Think of Homo sapiens, the human species, as merely one of those many hundreds of thousands of characters in this collaborative story of interspecies dependence and communication. We may presume that our species is smarter than all the others, but it may be that we are merely louder, handier, more self-involved, and less reflective. Homo sapiens, and all the Homo species that preceded us or cohabited with us for a part of our history, are in fact far younger than are the plants that we embrace. Cannabaceae is the old family that includes several cannabis species (C. sativa, C. indica, and C. ruderalis) and their cousin, also our dear friend, hops (Humulus lupulus).
The origins of this plant family date back 90 million years. Our genus, Homo, is currently considered to be a mere 2.8 million years old. So the ancestors of this cannabis plant that we so love much were doing their own thing for a very long time before we two-leggeds showed up to appreciate their leafy descendants. The antecedents of the cannabis that we now know were hanging out with the dinosaurs, and with many stranger life forms that are now long gone. All that accumulated experience is in the cannabis story, written right there in the genes of every bud of our beloved herb.
These experts in their fields and practitioners of an assortment of healing modalities to share their insight on the connection between cannabis and spirituality in this collection of essays. The thoughtful piece touch on a number of topics from sacred rituals and group ceremonies to everyday practices of creativity with an essay about the link between cannabis and creativity by Floyd Salas a fiction writer who won the 2013 the lifetime achievement American Book Award.
Cannabis has been a character in the human drama for at least the past ten thousand years, and very likely much longer. She, the genus Cannabis, has been seen and felt as a being, or a deity, in multiple cultures. I say she because both historically and right now in Western culture, that is the gender that so many of us experience when we engage with cannabis.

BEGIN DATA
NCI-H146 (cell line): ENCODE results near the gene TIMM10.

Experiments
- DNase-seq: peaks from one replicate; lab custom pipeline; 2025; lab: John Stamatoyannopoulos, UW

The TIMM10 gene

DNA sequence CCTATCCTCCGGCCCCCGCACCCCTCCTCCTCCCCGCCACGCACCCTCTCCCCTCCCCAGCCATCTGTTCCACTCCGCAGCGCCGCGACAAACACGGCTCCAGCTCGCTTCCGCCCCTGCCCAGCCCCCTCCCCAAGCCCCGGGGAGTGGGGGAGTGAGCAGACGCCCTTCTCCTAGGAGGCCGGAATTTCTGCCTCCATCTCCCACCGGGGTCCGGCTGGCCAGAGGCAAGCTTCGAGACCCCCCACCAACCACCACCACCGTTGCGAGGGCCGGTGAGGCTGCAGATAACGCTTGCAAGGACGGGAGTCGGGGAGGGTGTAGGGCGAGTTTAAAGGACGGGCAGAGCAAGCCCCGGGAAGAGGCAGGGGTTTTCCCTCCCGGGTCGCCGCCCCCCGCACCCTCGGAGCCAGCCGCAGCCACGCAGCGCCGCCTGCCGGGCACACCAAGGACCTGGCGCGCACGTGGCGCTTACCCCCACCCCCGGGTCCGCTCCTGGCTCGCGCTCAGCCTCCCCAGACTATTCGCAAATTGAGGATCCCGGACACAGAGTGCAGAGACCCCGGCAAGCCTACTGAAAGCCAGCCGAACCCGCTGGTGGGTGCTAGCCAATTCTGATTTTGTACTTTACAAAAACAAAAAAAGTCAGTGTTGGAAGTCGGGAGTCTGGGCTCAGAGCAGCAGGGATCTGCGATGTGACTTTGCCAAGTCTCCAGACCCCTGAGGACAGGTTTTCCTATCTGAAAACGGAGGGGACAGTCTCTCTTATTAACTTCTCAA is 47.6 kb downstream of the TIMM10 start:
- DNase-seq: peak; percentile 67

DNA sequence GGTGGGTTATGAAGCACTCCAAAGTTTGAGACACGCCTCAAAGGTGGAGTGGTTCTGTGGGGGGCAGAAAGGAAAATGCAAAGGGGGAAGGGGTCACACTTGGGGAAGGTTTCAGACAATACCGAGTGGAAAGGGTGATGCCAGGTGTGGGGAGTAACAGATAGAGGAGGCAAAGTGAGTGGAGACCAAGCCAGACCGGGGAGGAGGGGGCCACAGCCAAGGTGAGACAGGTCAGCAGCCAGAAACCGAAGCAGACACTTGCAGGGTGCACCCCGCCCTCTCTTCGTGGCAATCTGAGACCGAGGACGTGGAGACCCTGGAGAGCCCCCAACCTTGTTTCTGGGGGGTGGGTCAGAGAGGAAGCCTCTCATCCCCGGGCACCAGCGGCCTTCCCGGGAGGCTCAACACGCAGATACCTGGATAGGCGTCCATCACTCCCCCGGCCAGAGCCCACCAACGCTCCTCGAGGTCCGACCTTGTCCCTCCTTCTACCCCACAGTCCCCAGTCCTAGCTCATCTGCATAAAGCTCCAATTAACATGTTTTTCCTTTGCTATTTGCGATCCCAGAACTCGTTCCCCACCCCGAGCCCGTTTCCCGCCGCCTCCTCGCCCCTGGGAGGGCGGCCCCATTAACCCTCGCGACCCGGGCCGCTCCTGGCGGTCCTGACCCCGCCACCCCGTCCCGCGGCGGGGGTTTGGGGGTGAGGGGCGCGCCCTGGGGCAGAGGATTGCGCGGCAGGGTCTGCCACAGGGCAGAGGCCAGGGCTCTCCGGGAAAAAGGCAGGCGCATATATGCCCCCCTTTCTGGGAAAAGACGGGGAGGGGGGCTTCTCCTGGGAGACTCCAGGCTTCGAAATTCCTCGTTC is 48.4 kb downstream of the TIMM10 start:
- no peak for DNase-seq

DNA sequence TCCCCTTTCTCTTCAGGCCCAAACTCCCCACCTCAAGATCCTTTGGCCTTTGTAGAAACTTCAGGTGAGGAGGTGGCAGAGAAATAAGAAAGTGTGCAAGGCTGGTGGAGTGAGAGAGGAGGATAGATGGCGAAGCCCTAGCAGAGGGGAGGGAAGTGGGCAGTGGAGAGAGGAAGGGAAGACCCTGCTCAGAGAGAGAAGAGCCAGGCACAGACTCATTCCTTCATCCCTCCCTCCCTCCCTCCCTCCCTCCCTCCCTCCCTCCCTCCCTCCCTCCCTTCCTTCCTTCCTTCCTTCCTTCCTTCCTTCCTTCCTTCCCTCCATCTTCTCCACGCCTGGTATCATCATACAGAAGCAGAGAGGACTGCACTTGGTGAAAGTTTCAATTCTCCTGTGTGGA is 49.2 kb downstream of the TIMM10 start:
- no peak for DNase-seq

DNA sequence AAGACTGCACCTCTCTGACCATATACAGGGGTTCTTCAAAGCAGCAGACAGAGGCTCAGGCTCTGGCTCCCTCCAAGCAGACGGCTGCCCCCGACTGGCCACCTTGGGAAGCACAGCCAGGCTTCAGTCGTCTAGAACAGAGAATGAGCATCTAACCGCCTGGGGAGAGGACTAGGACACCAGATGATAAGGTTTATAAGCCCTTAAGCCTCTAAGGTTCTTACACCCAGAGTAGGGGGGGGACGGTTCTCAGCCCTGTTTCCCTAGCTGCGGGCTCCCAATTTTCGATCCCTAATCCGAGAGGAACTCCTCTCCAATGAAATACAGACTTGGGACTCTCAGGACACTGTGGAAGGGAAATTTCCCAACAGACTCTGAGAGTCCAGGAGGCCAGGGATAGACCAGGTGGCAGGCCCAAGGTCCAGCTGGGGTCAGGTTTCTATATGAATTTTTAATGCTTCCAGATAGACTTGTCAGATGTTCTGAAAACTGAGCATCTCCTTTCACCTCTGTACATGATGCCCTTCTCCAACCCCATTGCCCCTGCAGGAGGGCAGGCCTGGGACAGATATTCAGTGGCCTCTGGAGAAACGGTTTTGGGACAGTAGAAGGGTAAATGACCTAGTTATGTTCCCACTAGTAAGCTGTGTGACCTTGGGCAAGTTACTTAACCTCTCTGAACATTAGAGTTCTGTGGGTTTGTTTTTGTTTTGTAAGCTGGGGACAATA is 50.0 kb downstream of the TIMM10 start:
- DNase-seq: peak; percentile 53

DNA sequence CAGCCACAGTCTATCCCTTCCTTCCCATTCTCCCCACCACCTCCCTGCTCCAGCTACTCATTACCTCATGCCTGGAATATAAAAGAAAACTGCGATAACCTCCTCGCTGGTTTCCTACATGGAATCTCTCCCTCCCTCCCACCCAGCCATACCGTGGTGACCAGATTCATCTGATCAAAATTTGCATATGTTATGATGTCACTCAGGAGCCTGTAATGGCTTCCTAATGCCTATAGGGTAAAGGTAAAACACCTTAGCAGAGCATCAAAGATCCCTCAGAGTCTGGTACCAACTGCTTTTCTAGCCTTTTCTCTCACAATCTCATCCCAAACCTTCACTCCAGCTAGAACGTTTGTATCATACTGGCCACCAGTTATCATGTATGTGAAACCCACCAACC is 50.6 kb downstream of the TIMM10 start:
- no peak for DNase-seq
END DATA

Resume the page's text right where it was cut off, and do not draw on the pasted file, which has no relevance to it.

In ancient China, Ma was the name of the deity resident in hemp, the extremely useful fiber that comes from the cannabis stem. Both the male and female plants are depicted in the pictogram for hemp, sitting inside a built shelter or home. (Cannabis species are dioecious, meaning they produce male and female flowers on separate plants. Wind is the pollinator that allows male pollen to fertilize the females.)
Native peoples of the Americas had a long-standing relationship to smoking, as they had domesticated various tobacco species, and early on invented the folk technology of the pipe or cigar. Tobacco is traditionally a highly spiritual plant that absolutely manifests as various types of resident entities, both male and female, who may be called upon in prayer. It would be natural for those who smoked tobacco as prayer medicine to recognize the spiritual potential of cannabis when smoked, and to feel the presence of someone in there whom we can speak to. Someone who shows up and helps us understand the vicissitudes of life, and who perhaps helps us to find joy in the moment.